Which brings it all back to the bottom line. It is the people—the voters—that is, the voter—who on the basis of the system choose to plunder others. Obama is not the problem. Neither was W or Clinton etc. It is always the voter, the one who chooses to legitimize the state and to legitimize the exercise of involuntary lordship over others. Wouldn’t it all be easier if this vast mess could be ascribed to one person who lives in a white house. The real problem starts in each of our own hearts. We take up the machinery that awaits our use, and we use it.

To close, we recall the oft quote of Pogo: “We have met the enemy and he is us.”

Time preference, deontology, and teleology

In the field of ethics, two primary approaches have the field. A deontological act is an act that springs from the motivation of duty. A teleological act is one which especially has in view a final goal. Time preference is a term used in Austrian economics in order to indicate that human behavior has to do with long term or short term thinking.

In the Bible, the sixth commandment, “Thou shalt not steal” (Exodus 20:15) is presented without particular reference to any time issues. It is simply commanded. We would say that it is presented from a deontological standpoint. We should not steal because it is not the right way to act.

Again, from the Ten Commandments, we have the fifth commandment: “Honour thy father and thy mother: that thy days may be long upon the land which the Lord thy God giveth thee” (Exodus 20:12). Honoring father and mother is linked here with a teleological reason. The command to honor them is linked with a promise of longevity. Doubtless honoring one’s father and mother is also right deontologically, but that is not expanded upon in the commandment itself.

People who hold that the end justifies the means are operating out of a teleological ethic. People who say that one should do right simply because it is right are deontological in their outlook. As we can see, there appears to be validity in both perspectives. The teleological outlook contains a substantial pitfall, in that it may follow a chain of reasoning to a future that may not be attained.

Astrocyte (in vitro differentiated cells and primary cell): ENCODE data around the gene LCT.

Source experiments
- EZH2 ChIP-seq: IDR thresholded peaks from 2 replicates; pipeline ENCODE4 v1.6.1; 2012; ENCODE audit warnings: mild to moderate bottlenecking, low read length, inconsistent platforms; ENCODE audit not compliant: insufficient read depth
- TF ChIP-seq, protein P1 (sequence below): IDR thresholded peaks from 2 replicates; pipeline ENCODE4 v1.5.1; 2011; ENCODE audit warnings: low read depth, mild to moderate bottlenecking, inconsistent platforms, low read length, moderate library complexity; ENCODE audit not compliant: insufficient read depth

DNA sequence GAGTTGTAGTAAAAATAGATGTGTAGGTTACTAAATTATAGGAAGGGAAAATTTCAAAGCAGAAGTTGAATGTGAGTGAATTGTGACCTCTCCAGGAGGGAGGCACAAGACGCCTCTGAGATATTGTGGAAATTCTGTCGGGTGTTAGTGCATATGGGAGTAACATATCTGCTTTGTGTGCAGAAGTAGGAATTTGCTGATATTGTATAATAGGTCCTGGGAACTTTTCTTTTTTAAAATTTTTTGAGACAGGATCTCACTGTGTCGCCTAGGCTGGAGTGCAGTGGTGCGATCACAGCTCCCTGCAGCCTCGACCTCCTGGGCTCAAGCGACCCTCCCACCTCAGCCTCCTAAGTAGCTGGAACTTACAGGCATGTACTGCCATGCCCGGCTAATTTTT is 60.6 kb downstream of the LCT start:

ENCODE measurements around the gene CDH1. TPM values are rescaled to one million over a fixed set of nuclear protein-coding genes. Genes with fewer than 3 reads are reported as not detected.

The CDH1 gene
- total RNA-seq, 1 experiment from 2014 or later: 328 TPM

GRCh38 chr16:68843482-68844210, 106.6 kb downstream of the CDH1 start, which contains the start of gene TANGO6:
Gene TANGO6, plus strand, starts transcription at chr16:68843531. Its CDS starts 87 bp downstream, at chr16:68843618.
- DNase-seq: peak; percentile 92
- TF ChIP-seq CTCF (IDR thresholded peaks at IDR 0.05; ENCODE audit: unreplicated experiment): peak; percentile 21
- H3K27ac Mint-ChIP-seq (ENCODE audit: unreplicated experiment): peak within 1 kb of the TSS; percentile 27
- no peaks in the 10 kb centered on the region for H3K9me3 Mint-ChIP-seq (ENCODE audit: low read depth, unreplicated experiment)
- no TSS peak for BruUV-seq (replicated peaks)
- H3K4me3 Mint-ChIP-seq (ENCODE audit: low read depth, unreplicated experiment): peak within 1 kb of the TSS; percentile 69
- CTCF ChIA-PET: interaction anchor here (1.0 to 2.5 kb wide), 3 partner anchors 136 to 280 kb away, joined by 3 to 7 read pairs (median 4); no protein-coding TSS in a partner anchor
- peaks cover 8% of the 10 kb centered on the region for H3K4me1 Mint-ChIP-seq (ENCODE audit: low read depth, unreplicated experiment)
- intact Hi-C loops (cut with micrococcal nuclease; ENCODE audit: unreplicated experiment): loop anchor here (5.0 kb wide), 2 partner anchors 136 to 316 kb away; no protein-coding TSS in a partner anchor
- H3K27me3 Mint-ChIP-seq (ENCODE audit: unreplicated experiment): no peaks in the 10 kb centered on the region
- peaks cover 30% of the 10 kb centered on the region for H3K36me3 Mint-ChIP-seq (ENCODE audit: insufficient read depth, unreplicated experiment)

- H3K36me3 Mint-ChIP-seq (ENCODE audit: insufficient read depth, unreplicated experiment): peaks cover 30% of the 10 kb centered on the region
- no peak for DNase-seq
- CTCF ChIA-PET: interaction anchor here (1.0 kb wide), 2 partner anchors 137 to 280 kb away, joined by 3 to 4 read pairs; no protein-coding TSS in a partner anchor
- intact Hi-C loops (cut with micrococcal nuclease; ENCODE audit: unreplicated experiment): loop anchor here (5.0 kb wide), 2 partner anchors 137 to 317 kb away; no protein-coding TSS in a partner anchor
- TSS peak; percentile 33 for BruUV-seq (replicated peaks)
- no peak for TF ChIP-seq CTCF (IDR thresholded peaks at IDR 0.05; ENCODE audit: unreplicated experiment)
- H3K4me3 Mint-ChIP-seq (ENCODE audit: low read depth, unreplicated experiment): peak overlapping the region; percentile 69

Time preference says that all things being equal, economic factors such as scarcity can lead one to consume sooner rather than later. A high time preference is what one has who is focused more on his present well-being; a low time preference is the attitude one has who chooses his path based on longer look. A scrap of food is thrown to or found by pigeon at the beach or a duck in a pond. If he is hungry, he will immediately seek to consume it, because if he does not, it may be wrested from him by another bird.

A man who plants a garden knows that it will take time and careful tending for the vegetables to reach maturity for harvest. He takes this into account and still he invests his energies in maintaining the garden until harvest. At harvest tome he reaps the benefits of his labor. He reaps what he sows.

A thief usually also operates by the principles of time preference. He chooses to take from another rather than to exercise self-control and labor. Put simply, a thief steals an apple, a farmer harvests an apple.

In the Christian walk, one keeps his eye on the gift of eternal life and the rewards that come. He should serve God because it is right, and yet he takes note of the mighty incentive held out to him in the promises of God. He is building not for the moment but for eternity.

We may not all be cultivating gardens, but every one of us is cultivating a character. Our choices are shaping it, our motives are persistent and also are ever being more intentionally shaped. We look to the Second Coming of Jesus aware that when He returns he will give to every person according to their behavior. We are saved by grace and not by our deeds, and yet our deeds shape our heart and refine our character so that it is less Christlike or moreso.

There is a meeting of Christianity and Austrian economics in these points. We should live our lives with reference to the precious things that God will give us in the future, yes, but we should also do right because it is right. God has never suspended His law, and He will not; it offers a thumbnail sketch of His character. A future is coming in which yes, the Ten Commandments will still be there. It will still be right not to steal. Therefore, I am thankful for the lessons taught in Austrian economics, for it echoes the truth that we reap what we sow. To do right because it is right has the lowest time preference of all, for it is not owned by the short term. Persons living according only to the present may sidestep ethical behavior, but their long-term thinking opposites can be good neighbors for eternity. Austrian economics cannot help but make for better Christians.